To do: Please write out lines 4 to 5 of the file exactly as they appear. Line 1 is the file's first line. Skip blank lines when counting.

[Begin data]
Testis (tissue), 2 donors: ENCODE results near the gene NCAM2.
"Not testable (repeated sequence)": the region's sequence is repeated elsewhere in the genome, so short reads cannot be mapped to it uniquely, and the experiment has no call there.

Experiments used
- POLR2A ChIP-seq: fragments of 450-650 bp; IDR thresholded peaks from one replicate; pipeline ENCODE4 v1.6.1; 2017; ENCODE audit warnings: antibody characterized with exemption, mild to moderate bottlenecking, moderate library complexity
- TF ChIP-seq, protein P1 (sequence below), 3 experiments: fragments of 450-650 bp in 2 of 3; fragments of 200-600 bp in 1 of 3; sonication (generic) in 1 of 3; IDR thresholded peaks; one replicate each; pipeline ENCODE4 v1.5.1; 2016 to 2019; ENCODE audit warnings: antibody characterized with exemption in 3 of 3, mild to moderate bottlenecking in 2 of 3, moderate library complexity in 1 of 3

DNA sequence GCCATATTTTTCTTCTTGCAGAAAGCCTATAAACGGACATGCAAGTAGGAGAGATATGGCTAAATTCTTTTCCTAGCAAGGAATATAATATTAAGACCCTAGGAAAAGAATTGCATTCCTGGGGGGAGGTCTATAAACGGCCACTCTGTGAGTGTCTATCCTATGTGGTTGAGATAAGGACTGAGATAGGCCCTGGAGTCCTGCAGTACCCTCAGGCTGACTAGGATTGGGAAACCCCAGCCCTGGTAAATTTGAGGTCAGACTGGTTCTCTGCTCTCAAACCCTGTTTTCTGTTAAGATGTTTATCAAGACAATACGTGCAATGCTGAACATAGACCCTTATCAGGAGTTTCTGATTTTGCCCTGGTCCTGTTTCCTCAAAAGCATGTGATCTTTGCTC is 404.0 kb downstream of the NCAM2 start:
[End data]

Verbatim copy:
- POLR2A ChIP-seq: fragments of 450-650 bp; IDR thresholded peaks from one replicate; pipeline ENCODE4 v1.6.1; 2017; ENCODE audit warnings: antibody characterized with exemption, mild to moderate bottlenecking, moderate library complexity
- TF ChIP-seq, protein P1 (sequence below), 3 experiments: fragments of 450-650 bp in 2 of 3; fragments of 200-600 bp in 1 of 3; sonication (generic) in 1 of 3; IDR thresholded peaks; one replicate each; pipeline ENCODE4 v1.5.1; 2016 to 2019; ENCODE audit warnings: antibody characterized with exemption in 3 of 3, mild to moderate bottlenecking in 2 of 3, moderate library complexity in 1 of 3